Occupational Health and Safety Mining Conference 2019

The mining industry in South Africa remains one of the most significant industries, playing an important role in the economic growth of the country, and creating employment. Interestingly, the industry is said to have made a significant contribution to GDP of $349,42bn in 2018. Nonetheless, mining is also a very dangerous industry, having been responsible for the deaths of thousands of miners throughout the years. The mining industry poses several health risks that include airborne pollutants such as silica dust and coal dust, noise, heat and vibration. Other significant health risks posed by mining include chemical risks, which are not related to underground air pollutants or gases, skin disorders, ergonomic stresses, ionizing radiation and, in the diamond sector on the west coast of the country, decompression illness associated with diving.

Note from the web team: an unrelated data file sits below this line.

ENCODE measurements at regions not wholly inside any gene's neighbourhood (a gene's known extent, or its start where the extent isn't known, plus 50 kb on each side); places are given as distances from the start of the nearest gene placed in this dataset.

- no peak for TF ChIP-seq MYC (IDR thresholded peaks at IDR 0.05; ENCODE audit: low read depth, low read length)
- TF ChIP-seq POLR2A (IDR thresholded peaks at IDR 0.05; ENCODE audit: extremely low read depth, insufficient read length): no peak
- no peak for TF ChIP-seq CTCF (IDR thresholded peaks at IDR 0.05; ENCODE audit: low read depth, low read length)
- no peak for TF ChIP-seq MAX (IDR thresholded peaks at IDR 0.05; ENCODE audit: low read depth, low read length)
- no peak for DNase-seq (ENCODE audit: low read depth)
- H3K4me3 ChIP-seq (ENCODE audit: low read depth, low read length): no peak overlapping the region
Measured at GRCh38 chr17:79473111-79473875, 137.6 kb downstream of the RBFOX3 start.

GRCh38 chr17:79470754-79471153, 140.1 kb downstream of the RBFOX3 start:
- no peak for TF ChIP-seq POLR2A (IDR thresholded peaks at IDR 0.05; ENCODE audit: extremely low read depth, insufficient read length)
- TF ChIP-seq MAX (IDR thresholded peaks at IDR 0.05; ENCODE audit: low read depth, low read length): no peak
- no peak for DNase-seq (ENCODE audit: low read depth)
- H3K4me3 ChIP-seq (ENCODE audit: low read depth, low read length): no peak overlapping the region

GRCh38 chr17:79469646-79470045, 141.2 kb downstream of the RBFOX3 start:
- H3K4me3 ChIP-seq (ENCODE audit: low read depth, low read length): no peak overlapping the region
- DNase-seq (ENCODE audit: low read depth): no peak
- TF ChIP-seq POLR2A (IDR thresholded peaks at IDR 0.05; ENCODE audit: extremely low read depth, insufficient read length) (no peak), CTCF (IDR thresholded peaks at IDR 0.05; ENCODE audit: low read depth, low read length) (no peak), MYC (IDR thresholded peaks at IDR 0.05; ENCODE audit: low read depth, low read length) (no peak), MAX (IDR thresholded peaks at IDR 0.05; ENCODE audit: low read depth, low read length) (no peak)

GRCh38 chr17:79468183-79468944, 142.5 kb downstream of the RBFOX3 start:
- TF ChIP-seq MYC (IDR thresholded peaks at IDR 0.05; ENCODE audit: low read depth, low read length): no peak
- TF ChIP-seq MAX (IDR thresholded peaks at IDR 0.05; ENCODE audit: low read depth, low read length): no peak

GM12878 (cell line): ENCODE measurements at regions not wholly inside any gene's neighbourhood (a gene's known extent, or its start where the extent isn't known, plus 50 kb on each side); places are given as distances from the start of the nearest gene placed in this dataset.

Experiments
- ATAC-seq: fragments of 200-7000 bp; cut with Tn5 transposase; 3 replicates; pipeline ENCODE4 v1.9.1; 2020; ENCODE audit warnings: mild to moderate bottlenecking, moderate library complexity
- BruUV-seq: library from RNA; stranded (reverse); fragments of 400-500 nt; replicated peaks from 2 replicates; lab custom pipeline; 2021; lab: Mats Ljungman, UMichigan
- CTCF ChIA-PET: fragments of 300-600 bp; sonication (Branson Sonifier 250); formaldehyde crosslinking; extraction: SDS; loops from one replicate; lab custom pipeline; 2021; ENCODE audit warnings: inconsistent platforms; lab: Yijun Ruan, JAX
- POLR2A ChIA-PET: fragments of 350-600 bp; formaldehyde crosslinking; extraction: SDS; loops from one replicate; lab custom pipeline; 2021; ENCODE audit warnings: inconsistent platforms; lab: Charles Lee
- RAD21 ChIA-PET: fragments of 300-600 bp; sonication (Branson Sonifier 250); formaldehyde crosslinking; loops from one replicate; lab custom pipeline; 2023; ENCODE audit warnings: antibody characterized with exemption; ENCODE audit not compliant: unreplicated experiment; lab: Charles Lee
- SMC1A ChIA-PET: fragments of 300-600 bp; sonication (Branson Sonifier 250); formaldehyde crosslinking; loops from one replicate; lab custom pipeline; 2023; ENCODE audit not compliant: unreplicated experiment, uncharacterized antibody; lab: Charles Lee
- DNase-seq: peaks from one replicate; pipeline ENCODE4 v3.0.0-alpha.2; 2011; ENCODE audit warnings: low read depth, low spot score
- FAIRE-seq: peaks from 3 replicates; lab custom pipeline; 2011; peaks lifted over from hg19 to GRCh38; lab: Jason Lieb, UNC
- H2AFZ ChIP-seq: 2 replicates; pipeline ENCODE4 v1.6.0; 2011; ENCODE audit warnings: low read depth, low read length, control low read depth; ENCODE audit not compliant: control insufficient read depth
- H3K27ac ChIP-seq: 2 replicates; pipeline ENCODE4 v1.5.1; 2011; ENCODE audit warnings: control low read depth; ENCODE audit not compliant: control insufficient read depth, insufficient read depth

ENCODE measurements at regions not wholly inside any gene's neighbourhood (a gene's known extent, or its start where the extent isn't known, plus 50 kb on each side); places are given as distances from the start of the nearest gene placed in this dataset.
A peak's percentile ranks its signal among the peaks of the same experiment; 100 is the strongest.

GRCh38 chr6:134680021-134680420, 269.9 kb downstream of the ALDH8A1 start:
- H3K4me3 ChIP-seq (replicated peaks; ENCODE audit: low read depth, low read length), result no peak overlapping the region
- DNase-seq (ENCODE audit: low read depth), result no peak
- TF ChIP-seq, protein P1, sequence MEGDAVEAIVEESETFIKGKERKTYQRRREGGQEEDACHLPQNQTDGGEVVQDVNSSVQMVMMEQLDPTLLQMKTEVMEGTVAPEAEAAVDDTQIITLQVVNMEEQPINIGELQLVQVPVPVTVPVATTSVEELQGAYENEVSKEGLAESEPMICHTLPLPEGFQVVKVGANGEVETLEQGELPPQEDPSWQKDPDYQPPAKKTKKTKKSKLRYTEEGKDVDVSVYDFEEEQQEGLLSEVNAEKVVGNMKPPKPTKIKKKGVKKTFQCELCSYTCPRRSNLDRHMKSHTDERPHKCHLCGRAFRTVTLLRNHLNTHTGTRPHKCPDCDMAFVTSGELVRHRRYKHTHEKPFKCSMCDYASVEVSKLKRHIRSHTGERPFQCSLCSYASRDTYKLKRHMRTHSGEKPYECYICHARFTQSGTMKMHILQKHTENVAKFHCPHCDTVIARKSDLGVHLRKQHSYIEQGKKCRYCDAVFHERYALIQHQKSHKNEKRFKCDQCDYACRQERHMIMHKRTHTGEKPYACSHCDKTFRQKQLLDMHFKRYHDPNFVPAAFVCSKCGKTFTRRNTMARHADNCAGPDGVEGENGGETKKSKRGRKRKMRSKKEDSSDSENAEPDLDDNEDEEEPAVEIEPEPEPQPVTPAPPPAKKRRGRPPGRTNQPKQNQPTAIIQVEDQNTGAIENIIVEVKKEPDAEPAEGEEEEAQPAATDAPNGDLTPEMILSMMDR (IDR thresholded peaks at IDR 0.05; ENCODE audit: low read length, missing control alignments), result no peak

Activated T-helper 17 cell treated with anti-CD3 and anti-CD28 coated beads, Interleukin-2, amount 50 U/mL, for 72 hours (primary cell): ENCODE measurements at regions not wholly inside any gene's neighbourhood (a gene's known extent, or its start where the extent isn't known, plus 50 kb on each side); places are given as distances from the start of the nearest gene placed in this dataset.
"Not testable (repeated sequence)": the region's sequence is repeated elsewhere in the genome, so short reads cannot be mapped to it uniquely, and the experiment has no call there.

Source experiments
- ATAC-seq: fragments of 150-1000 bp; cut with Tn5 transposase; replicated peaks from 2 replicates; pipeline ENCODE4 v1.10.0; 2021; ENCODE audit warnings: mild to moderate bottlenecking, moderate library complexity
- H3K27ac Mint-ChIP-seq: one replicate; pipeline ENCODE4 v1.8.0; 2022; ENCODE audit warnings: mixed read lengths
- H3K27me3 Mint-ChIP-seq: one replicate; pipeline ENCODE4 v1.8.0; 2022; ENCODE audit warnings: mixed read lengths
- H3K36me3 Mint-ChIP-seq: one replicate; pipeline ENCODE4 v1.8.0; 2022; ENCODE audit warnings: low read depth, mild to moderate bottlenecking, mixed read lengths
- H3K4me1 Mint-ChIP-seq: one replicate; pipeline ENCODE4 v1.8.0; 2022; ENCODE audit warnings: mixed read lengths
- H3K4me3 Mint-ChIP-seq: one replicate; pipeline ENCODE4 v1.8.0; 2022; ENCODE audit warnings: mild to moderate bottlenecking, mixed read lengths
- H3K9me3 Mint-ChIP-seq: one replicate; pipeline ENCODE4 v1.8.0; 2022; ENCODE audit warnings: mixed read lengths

Although health risks can be avoided by implementing controls at source in the work environment, designing such controls for mining environments presents considerable challenges because dust and noise are generated by mining itself. Hence, occupational health and safety in mining is an area that needs to be explored and addressed, in order to come up with solutions that could help to eradicate hazards associated with the industry. With regulations of the Mine Health and Safety Act, and establishment of the Mine Health and Safety Inspectorate, a steady improvement was witnessed in the performance of the South African mining industry. Although coal, platinum and other mineral mines showed satisfactory performance, the injury fatality rates remained high in the case of underground gold mines, which called for an improvement in the prevention of occupational hazards. Despite an 88% improvement in fatality rates between 1993 and now, the mining industry still faces serious safety problems.